As an Employer, What Type of Motivation do You Use?

Feb 27, 2018 | Culture and Engagement

Remaining positive and driven as an employee is difficult when your motivation is lacking. We have all experienced those days when you just can’t get out of bed to go to work. There is an old adage that states if you love what you do, you will never work a day in your life.

This is where intrinsic and extrinsic motivations come into play. These terms sound simple, but if employers do not understand what is motivating their employees, there will be a large disconnect and the business will suffer. There is a fine balance between the two motivations, and not everyone will be the same.

Success is not a solo activity. I’m a firm believer that you’re only as good as the team you lead. That’s why I make a conscious effort to lead my team by understanding what they want to achieve and their preferences on how they would like to be recognized for their contributions.

Intrinsic Motivations

Think of intrinsic motivation as the internal or psychological motivation for doing something. These are personal to the individual. A simple, non work-related example would be, setting a New Year’s resolution to lose weight. Nobody is forcing you to do this, except yourself. The intrinsic motivation that comes with achieving this goal would be:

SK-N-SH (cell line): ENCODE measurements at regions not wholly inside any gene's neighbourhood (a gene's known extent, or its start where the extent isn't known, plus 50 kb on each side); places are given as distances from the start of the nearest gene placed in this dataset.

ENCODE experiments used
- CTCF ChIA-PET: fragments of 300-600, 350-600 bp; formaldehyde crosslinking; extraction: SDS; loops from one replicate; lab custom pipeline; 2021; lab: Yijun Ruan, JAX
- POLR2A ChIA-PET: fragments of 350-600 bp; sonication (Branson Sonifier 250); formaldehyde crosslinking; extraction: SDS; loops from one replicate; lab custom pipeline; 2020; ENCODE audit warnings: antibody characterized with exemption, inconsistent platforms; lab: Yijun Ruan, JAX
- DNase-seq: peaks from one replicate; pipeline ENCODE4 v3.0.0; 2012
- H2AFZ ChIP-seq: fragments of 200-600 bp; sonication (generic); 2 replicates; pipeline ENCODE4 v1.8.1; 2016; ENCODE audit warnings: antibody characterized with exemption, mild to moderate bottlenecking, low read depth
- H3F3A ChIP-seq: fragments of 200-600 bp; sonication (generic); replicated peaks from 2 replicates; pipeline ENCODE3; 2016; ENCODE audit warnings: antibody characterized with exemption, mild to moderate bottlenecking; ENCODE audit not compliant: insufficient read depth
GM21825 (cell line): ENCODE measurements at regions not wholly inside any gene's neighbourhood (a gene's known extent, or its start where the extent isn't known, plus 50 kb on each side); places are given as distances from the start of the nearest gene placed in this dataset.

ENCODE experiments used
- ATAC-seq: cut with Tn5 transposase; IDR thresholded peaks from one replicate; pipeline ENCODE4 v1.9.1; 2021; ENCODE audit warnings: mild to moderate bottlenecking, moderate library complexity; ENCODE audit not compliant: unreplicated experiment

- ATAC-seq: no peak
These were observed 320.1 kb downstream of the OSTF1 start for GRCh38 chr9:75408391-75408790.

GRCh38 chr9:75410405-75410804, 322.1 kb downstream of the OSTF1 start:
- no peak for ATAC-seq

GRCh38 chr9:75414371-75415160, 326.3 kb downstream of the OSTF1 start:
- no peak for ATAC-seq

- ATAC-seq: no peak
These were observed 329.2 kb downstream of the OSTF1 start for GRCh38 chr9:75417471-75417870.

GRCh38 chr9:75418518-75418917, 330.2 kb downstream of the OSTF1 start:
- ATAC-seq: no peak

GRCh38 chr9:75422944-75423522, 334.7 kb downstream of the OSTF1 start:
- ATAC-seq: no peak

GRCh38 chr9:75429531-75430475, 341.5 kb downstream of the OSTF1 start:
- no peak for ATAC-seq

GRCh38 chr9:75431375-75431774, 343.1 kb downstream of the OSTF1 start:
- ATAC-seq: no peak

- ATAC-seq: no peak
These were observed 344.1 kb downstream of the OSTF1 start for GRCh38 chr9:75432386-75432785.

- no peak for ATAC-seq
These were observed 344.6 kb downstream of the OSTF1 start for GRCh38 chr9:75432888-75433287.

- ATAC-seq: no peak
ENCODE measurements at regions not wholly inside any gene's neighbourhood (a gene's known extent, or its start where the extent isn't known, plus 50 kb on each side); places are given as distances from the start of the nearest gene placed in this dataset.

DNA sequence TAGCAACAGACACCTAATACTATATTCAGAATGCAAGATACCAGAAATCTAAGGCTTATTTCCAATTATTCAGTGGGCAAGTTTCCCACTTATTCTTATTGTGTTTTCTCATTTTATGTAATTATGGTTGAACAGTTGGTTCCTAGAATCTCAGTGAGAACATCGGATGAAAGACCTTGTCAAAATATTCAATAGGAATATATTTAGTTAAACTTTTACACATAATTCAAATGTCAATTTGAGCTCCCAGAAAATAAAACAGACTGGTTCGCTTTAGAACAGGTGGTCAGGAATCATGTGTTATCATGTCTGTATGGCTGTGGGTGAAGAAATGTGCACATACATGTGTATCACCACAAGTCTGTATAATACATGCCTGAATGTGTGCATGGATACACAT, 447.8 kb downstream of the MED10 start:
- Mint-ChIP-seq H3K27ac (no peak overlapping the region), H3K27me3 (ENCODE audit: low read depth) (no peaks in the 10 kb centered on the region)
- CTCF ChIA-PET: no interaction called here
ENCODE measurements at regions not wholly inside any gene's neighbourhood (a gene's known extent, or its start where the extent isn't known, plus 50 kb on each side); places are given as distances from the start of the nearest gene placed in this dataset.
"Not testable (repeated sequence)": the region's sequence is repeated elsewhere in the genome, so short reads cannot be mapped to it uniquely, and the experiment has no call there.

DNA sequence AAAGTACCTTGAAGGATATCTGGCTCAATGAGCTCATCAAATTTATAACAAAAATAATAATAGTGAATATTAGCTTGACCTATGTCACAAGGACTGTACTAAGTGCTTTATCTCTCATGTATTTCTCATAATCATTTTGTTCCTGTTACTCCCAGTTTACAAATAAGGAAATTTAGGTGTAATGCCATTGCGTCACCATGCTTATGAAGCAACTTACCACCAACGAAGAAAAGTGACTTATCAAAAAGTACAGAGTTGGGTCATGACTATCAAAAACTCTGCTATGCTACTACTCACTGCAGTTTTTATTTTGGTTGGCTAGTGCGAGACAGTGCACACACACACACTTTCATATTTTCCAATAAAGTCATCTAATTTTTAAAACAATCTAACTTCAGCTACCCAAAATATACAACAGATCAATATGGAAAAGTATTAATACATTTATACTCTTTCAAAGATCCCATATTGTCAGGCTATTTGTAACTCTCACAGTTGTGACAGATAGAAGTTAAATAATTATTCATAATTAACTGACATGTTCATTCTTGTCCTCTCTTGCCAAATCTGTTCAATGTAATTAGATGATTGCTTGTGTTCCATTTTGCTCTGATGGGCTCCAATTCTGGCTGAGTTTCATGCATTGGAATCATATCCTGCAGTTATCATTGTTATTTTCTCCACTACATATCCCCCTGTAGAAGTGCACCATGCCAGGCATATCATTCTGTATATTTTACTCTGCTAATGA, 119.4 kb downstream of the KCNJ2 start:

• Self-satisfaction: you stuck to the goal, and reached your desired weight
  • Enjoyment: you like working out, it becomes a part of a routine
  • Self-esteem: your energy level is higher, the endorphins have improved your mood

The same thought process can be applied to an organization. For example, working for a company that is environmentally friendly is important to me.  Being environmentally aware and focusing on environmental sustainability is one of the reasons I have been proud of the places I have worked.  The intrinsic value I receive from this is as follows:

  • Self-satisfaction: knowledge that the organization I work for cares and promotes environmentally sustainable practices
  • Enjoyment: having the opportunities to volunteer and give back to causes aligned with my personal values

Some other examples of intrinsic motivators could be:

Autonomy Give employees the freedom and ability to spread their wings and fly, enabling them to make and trust their decisions
Curiosity Recognize key areas of interest and cultivate this by providing in-house and/or external learning and/or training opportunities
Sense of accomplishment Provide complex work assignments with a clearly defined end-goal, resulting in employees feeling proud of their contributions and efforts in getting the assignment/project to the finish line